The South Dakota law was overwhelmingly passed by the GOP-dominated legislature despite the fact that voters passed a 2016 ballot measure requiring disclosure of “the identity of donors who give more than $100 to organizations for the purpose of political expenditures,” a requirement the legislature repealed a year later, Shaw reported in February 2021.

There’s a federal impact as well. “In a March 2022 article for Sludge, Shaw documented that the federal omnibus appropriations bill for fiscal year 2022 contained a rider exempting political groups that declare themselves “social welfare organizations” from reporting their donors, and another preventing the Securities and Exchange Commission from ‘requiring corporations to publicly disclose more of their political and lobbying spending,’” Project Censored noted, going on to cite a May 2021 article from Open Secrets about Senate Republicans’ “Don’t Weaponize the IRS Act,” that “would prevent the IRS from requiring that 501(c)(4) nonprofits disclose their top donors.”

Democrats and good government groups have pushed back. “On April 27, 2021, thirty-eight Democratic senators sent a letter to Treasury Secretary Janet Yellin and IRS Commissioner Charles Rettig urging them to roll back an anti-disclosure rule put in place by the Trump Administration,” Project Censored reported. “In addition, the Democrats’ comprehensive voting-rights bill, the For the People Act, would have compelled the disclosure of all contributions by individuals who surpass $10,000 in donations in a given reporting period. The bill was passed by the House but died in the Senate.”

While there’s been some coverage of some aspects of this story — a Washington Post story about Democrats pressuring the Biden administration, the Associated Press reporting on South Dakota Governor Kristi Noem’s defense of her state’s law — except for regional papers like the Tampa Bay Times, Project Censored reports, “There has been little acknowledgment in the establishment press of the stream of ALEC-inspired bills passing through state legislatures that seek to keep the source of so much of the money spent to influence elections hidden in the shadows.”

10) Major Media Outlets Lobby Against Regulation of “Surveillance Advertising”

“Surveillance advertising” — collecting users’ data to target them with tailored advertising —  has become a ubiquitous, extremely profitable practice on the world’s most popular social media apps and platforms —  Facebook, YouTube, Instagram, TikTok, etc. But now, as Lee Fang reported for the Intercept in February 2022, the Biden administration’s Federal Trade Commission, or FTC, is seeking to regulate user data collection. Lobbyists for the Interactive Advertising Bureau, or IAB are pushing back.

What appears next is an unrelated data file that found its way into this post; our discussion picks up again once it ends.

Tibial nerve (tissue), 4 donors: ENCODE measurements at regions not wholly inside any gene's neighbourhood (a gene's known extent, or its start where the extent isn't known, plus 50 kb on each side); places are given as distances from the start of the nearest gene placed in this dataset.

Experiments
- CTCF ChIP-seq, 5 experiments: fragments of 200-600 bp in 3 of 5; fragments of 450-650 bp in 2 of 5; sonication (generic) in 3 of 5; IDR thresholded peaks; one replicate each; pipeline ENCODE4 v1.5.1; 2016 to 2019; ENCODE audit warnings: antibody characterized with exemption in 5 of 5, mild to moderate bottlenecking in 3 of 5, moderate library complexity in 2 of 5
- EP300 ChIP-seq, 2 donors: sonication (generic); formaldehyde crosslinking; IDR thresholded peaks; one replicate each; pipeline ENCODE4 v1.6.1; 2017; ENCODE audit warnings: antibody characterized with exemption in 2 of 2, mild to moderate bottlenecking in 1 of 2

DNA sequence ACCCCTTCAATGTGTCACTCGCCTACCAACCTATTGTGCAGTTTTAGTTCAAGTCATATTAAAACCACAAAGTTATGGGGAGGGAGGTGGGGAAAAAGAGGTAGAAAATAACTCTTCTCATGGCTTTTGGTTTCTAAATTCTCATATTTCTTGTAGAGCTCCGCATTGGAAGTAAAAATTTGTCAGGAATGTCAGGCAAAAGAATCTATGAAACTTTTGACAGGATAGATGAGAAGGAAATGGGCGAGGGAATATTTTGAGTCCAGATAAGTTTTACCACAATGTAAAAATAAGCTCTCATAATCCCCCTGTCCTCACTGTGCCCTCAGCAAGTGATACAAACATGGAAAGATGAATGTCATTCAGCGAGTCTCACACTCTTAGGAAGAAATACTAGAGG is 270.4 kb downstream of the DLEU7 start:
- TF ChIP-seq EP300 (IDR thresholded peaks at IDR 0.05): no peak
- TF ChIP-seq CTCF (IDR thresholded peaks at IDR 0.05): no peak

“In a letter, IAB called for the FTC to oppose a ban on data-driven advertising networks, claiming the modern media cannot exist without mass data collection,” Fang reported.

“The IAB represents both data brokers and online media outlets that depend on digital advertising, such as CNN, the New York Times, MSNBC, Time, U.S. News and World Report, the Washington Post, Vox, the Orlando Sentinel, Fox News, and dozens of other media companies,” Fang explained. “The privacy push has largely been framed as a showdown between technology companies and the administration,” but “The lobbying reveals a tension that is rarely a center of the discourse around online privacy: Major media corporations increasingly rely on a vast ecosystem of privacy violations, even as the public relies on them to report on it.” As a result, “Major news outlets have remained mostly silent on the FTC’s current push and a parallel effort to ban surveillance advertising by the House and Senate by Rep. Anna Eshoo, D-Calif., and Sen. Cory Booker, D-N.J.,” Fang concluded.

“The IAB argues that targeted advertising — and, by extension, the siphoning of user data — has become necessary due to declining revenues from print sales and subscriptions,” Project Censored summarized. “Non-digital advertising revenue decreased from $124.8 billion in 2011 to $89.8 billion in 2020, while digital advertising revenue rose from $31.9 billion to $152.2 billion in the same period, according to Pew Research.” Complicating matters, “The personal information collected by online media is typically sold to aggregators, such as BlueKai (owned by Oracle) and OpenX, that exploit user data — including data describing minors — to create predictive models of users’ behavior, which are then sold to advertising agencies. The covert nature of surveillance advertising makes it difficult for users to opt out.” In addition, “The user information collected by media sites also enables direct manipulation of public perceptions of political issues, as famously happened when the British consulting firm Cambridge Analytica tapped into personal data from millions of Facebook users to craft campaign propaganda during the 2016 US presidential election.”

“The corporate media have reported the FTC’s openness to new rules limiting the collection and exploitation of user data, but have generally not drawn attention to IAB lobbying against the proposed regulations,” Project Censored noted, citing articles in the Wall Street Journal and the Washington Post as examples. “[N]either outlet discussed IAB, its lobbying on this issue, or the big media clients the organization represents.”